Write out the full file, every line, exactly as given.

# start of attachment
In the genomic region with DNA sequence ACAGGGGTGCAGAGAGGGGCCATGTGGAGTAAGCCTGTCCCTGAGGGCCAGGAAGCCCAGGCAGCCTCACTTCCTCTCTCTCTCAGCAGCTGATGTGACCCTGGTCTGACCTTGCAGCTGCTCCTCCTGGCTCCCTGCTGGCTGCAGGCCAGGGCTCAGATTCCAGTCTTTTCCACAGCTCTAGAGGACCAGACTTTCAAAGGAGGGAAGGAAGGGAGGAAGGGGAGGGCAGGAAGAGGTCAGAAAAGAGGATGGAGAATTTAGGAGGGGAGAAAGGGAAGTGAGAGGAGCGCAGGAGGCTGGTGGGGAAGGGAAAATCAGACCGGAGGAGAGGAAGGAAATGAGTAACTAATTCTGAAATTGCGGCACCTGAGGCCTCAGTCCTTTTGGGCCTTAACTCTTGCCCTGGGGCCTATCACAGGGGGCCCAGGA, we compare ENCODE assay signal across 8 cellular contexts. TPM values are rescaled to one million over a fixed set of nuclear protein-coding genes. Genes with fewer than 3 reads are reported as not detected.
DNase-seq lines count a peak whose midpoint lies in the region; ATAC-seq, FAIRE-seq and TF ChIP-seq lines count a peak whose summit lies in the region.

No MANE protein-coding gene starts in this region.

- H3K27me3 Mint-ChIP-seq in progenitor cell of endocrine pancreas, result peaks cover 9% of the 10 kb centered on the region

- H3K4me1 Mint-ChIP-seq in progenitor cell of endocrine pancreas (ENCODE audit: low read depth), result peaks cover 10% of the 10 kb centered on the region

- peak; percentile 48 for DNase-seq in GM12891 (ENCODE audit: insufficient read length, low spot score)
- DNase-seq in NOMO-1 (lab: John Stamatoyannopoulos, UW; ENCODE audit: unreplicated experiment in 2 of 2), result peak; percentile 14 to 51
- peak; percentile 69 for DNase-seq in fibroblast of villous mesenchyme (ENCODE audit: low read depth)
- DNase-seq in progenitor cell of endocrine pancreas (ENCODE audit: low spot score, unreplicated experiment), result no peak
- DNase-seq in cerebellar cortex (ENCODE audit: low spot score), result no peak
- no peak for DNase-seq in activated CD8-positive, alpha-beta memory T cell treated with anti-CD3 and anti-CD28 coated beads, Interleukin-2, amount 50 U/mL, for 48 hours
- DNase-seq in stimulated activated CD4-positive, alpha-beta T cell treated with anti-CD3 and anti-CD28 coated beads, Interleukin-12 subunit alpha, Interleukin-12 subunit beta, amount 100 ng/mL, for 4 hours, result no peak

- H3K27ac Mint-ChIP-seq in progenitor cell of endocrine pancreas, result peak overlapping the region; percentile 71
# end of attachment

In the genomic region with DNA sequence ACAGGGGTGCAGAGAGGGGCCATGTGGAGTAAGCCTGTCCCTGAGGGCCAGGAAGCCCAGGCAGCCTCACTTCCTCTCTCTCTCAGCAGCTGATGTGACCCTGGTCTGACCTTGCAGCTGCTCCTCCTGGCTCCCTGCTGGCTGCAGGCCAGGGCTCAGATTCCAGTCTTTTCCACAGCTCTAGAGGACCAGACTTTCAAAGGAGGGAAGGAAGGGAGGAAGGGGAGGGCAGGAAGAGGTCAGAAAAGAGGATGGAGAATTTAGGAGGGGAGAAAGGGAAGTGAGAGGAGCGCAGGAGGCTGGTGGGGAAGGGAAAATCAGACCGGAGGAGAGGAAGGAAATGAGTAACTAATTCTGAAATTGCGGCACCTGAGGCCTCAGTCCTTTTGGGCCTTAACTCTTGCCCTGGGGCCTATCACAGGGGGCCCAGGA, we compare ENCODE assay signal across 8 cellular contexts. TPM values are rescaled to one million over a fixed set of nuclear protein-coding genes. Genes with fewer than 3 reads are reported as not detected.
DNase-seq lines count a peak whose midpoint lies in the region; ATAC-seq, FAIRE-seq and TF ChIP-seq lines count a peak whose summit lies in the region.

No MANE protein-coding gene starts in this region.

- H3K27me3 Mint-ChIP-seq in progenitor cell of endocrine pancreas, result peaks cover 9% of the 10 kb centered on the region

- H3K4me1 Mint-ChIP-seq in progenitor cell of endocrine pancreas (ENCODE audit: low read depth), result peaks cover 10% of the 10 kb centered on the region

- peak; percentile 48 for DNase-seq in GM12891 (ENCODE audit: insufficient read length, low spot score)
- DNase-seq in NOMO-1 (lab: John Stamatoyannopoulos, UW; ENCODE audit: unreplicated experiment in 2 of 2), result peak; percentile 14 to 51
- peak; percentile 69 for DNase-seq in fibroblast of villous mesenchyme (ENCODE audit: low read depth)
- DNase-seq in progenitor cell of endocrine pancreas (ENCODE audit: low spot score, unreplicated experiment), result no peak
- DNase-seq in cerebellar cortex (ENCODE audit: low spot score), result no peak
- no peak for DNase-seq in activated CD8-positive, alpha-beta memory T cell treated with anti-CD3 and anti-CD28 coated beads, Interleukin-2, amount 50 U/mL, for 48 hours
- DNase-seq in stimulated activated CD4-positive, alpha-beta T cell treated with anti-CD3 and anti-CD28 coated beads, Interleukin-12 subunit alpha, Interleukin-12 subunit beta, amount 100 ng/mL, for 4 hours, result no peak

- H3K27ac Mint-ChIP-seq in progenitor cell of endocrine pancreas, result peak overlapping the region; percentile 71